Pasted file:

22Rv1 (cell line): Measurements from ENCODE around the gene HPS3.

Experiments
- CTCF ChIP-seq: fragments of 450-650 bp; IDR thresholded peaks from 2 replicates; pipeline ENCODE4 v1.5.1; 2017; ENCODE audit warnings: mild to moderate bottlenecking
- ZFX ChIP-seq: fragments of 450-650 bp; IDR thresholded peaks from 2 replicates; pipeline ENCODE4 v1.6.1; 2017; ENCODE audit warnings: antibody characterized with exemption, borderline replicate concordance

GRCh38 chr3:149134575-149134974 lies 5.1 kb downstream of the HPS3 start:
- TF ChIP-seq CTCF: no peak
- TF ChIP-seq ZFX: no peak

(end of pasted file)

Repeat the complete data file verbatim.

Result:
22Rv1 (cell line): Measurements from ENCODE around the gene HPS3.

Experiments
- CTCF ChIP-seq: fragments of 450-650 bp; IDR thresholded peaks from 2 replicates; pipeline ENCODE4 v1.5.1; 2017; ENCODE audit warnings: mild to moderate bottlenecking
- ZFX ChIP-seq: fragments of 450-650 bp; IDR thresholded peaks from 2 replicates; pipeline ENCODE4 v1.6.1; 2017; ENCODE audit warnings: antibody characterized with exemption, borderline replicate concordance

GRCh38 chr3:149134575-149134974 lies 5.1 kb downstream of the HPS3 start:
- TF ChIP-seq CTCF: no peak
- TF ChIP-seq ZFX: no peak